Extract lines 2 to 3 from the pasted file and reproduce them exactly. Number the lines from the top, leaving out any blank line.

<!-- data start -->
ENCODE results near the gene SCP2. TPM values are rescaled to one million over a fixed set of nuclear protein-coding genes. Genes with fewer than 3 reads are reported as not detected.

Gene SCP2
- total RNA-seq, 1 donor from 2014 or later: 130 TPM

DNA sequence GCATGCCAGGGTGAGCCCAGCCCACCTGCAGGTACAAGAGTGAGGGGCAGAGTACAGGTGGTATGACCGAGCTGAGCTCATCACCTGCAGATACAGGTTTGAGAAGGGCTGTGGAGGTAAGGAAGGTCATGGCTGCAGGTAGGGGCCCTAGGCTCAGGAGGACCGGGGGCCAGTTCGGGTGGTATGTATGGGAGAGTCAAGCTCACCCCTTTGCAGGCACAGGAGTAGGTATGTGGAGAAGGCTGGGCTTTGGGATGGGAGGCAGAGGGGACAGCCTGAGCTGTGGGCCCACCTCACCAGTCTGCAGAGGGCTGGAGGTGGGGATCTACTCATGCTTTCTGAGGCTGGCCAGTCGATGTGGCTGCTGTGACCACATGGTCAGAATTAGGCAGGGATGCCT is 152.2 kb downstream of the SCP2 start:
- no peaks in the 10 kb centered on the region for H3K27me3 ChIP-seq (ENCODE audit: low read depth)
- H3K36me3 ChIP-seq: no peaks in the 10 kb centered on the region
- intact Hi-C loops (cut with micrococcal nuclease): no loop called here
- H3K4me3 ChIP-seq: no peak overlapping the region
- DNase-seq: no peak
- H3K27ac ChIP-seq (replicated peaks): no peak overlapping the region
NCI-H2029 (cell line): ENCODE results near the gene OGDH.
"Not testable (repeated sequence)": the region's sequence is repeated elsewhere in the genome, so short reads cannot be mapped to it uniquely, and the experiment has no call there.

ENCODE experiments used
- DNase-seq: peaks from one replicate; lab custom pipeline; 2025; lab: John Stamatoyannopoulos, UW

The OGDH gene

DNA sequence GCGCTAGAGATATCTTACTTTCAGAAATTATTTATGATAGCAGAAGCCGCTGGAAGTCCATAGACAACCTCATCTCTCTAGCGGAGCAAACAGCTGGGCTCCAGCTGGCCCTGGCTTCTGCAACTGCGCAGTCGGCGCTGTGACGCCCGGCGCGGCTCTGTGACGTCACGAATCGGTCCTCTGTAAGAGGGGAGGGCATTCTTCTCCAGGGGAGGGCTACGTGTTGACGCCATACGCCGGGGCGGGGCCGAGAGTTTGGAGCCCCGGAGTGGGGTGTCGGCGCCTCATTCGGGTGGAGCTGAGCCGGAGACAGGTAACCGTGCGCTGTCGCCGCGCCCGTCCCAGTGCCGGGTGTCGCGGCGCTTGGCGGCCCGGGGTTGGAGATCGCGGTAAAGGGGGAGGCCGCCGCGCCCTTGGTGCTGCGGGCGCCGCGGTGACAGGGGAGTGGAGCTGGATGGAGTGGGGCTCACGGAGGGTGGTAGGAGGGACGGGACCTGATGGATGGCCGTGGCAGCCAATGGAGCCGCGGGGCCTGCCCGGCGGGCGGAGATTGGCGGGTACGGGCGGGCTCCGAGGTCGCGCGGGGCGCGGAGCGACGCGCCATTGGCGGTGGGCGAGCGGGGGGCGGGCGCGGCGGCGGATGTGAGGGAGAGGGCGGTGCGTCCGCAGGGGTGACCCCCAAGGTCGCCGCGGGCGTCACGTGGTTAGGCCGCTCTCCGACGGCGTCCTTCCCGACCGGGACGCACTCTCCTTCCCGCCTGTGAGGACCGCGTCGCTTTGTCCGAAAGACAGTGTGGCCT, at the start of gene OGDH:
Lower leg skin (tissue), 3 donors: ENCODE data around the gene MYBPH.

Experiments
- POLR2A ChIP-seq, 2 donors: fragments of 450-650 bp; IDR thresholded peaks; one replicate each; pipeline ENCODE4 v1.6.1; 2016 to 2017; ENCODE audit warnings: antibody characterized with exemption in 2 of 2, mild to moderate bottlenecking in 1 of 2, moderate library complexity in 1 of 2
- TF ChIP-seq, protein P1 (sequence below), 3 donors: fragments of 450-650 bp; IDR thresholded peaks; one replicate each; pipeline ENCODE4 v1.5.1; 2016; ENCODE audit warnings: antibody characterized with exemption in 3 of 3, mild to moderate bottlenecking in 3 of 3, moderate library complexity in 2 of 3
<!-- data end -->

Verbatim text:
Gene SCP2
- total RNA-seq, 1 donor from 2014 or later: 130 TPM